City lights could be influencing peregrine feeding habits, study suggests

Peregrine falcons – which typically hunt and feed during the day – may be using city lights to feed their young at night, scientists believe.

Peregrine falcons – which typically hunt and feed during the day – may be using city lights to feed their young at night, scientists believe.

A team at Nottingham Trent University observed adult peregrines at a city site bringing food back to the nest for chicks on several occasions late at night.

Having a far greater abundance of prey than their rural counterparts could be another reason for this newly-emerging habit, the researchers suggest.

While peregrines typically nest on cliff edges and open landscapes, in recent years they have started nesting on tall buildings in towns and cities, which mimic these conditions.

The study involved monitoring Nottingham Trent University's resident peregrines – which have nested on a ledge of the University's Newton building in the city centre for more than ten years – as well as two other nest sites in the UK.

Peregrines are considered daytime raptors, but urban environments are providing them with nocturnal hunting opportunities

Esther Kettel, Nottingham Trent University

Using webcams to view their movements between 10 pm and 4 am, the team observed the birds at the Nottingham site returning with food on four separate occasions, including three times during one night.

The adults returned with small to medium-sized birds – and on one occasion what was believed to be a bat.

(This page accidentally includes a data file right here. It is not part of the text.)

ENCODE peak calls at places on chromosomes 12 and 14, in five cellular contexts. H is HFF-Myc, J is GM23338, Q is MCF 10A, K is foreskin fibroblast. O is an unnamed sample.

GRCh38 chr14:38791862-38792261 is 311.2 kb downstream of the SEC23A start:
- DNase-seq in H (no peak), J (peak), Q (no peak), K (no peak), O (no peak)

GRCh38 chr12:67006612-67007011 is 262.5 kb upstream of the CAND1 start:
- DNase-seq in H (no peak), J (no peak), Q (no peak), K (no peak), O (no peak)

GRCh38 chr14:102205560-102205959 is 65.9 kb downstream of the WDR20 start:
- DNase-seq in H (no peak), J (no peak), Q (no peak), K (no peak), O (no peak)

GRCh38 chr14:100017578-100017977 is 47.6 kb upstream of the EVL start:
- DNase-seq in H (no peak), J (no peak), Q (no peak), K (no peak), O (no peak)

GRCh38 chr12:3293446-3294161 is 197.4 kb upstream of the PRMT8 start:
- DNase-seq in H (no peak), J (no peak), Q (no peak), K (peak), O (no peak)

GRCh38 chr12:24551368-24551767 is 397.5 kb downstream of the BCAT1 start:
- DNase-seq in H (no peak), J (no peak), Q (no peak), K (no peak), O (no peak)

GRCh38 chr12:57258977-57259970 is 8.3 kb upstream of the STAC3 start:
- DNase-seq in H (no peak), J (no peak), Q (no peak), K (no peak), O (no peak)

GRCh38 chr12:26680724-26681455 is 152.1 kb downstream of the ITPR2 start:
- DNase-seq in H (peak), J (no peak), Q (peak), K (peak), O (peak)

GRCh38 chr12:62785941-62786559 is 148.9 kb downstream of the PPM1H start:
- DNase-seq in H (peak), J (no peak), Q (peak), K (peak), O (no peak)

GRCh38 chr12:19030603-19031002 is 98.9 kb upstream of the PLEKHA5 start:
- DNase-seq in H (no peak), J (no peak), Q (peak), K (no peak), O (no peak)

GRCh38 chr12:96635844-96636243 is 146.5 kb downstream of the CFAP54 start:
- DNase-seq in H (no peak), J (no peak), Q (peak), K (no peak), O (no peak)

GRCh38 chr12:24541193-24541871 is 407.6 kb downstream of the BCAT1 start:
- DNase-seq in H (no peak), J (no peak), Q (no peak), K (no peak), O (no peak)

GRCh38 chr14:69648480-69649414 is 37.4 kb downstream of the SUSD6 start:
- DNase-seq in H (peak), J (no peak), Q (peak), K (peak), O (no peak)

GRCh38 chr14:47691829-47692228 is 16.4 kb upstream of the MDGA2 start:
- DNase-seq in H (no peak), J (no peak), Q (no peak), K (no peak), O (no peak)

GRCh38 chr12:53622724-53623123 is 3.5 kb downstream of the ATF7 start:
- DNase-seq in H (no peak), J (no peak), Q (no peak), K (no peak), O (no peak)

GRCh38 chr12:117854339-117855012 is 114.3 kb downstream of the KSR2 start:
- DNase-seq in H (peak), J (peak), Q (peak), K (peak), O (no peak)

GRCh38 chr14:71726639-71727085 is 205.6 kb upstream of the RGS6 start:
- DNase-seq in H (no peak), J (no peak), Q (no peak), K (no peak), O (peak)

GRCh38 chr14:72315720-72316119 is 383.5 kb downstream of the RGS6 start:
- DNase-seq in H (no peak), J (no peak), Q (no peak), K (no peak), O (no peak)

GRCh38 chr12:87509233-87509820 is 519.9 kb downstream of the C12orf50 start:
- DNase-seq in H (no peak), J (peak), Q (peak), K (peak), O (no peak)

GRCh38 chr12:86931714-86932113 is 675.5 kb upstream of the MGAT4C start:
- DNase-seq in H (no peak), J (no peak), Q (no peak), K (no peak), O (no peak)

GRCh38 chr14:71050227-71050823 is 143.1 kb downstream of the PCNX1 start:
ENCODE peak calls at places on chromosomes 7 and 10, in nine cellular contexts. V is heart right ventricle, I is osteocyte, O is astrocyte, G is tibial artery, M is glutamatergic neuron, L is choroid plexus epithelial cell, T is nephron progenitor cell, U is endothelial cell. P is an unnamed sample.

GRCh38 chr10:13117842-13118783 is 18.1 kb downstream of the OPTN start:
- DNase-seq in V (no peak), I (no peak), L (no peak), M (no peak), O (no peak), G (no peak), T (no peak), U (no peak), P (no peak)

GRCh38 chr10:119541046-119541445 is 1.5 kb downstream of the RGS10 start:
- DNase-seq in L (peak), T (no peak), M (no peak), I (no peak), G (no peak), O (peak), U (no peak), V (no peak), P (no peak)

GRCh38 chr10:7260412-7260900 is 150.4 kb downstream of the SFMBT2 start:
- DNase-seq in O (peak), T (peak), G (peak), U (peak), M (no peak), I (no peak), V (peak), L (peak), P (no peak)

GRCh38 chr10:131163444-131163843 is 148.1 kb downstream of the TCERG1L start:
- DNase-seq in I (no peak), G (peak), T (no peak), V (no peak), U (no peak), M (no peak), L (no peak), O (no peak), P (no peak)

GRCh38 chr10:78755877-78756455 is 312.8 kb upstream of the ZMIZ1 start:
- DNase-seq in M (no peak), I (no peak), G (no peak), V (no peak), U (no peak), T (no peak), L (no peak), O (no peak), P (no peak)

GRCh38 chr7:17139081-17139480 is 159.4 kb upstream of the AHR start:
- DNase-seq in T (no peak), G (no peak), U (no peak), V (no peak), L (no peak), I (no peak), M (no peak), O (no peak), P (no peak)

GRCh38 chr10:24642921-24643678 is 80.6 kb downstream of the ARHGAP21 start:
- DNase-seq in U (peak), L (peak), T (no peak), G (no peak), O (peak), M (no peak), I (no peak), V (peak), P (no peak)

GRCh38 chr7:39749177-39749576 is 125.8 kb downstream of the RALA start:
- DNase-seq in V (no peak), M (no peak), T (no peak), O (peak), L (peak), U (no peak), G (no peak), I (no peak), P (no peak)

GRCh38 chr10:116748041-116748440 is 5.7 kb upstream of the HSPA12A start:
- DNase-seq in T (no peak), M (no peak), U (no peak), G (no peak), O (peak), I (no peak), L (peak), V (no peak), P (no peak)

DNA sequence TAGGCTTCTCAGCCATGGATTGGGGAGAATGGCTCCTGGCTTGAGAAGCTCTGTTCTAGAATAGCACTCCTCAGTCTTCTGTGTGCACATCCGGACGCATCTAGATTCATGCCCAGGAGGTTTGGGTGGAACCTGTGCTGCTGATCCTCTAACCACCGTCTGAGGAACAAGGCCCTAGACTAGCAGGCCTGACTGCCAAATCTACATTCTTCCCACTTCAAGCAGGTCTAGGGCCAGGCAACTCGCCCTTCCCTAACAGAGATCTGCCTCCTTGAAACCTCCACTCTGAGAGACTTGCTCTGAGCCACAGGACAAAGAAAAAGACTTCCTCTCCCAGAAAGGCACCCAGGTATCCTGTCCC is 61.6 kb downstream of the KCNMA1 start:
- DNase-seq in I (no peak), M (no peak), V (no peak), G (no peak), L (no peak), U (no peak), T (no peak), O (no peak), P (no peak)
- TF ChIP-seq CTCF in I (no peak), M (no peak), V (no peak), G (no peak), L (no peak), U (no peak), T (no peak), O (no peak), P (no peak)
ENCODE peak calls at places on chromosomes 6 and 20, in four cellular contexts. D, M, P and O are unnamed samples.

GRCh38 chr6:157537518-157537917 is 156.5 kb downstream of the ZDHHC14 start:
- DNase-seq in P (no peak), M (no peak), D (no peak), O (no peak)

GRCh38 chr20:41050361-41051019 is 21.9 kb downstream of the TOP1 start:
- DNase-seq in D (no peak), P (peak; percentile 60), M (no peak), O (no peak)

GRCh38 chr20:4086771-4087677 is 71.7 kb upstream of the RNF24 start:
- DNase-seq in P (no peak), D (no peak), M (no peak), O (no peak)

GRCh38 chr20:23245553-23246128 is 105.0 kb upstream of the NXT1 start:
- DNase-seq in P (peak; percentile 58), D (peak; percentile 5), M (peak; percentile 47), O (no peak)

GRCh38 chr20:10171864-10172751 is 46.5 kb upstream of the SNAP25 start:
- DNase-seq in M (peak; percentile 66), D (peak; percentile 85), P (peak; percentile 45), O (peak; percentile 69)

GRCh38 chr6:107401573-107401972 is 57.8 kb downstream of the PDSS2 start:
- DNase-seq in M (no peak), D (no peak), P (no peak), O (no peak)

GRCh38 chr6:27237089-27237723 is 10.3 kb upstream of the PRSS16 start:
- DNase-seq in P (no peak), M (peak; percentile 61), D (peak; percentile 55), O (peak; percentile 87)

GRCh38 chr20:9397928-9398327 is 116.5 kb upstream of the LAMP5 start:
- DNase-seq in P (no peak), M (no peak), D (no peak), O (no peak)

The latest work, published in the Journal of Raptor Research , forms part of a wider study at the University investigating what impact nesting in urban areas is having on peregrine falcons.

"Peregrines are considered daytime raptors, but urban environments are providing them with nocturnal hunting opportunities," said Esther Kettel, a researcher in the University's School of Animal, Rural and Environmental Sciences.

She said: "It is very possible that these birds are taking advantage of street lights and maximising hunting opportunities where there is plenty of prey. Our study suggests that night-time feeding could be more widespread than previously known.

"We want to be able to ascertain whether the birds are hunting the food at night, or bringing it in from a nearby 'larder' where they have stored earlier kills. It is known that rural peregrines will store food for later, but this is particularly during the winter and when food is scarce.

"This is something which we hope to resolve as part of a further study, in which we're using thermal cameras to show whether the prey is still warm."

Peregrine falcons are believed to be the fastest animal on the planet, reaching speeds of more than 200mph when diving for prey.

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City lights could be influencing peregrine feeding habits, study suggests

Published on 9 September 2016
  • Category: Press office; Research; School of Animal, Rural and Environmental Sciences

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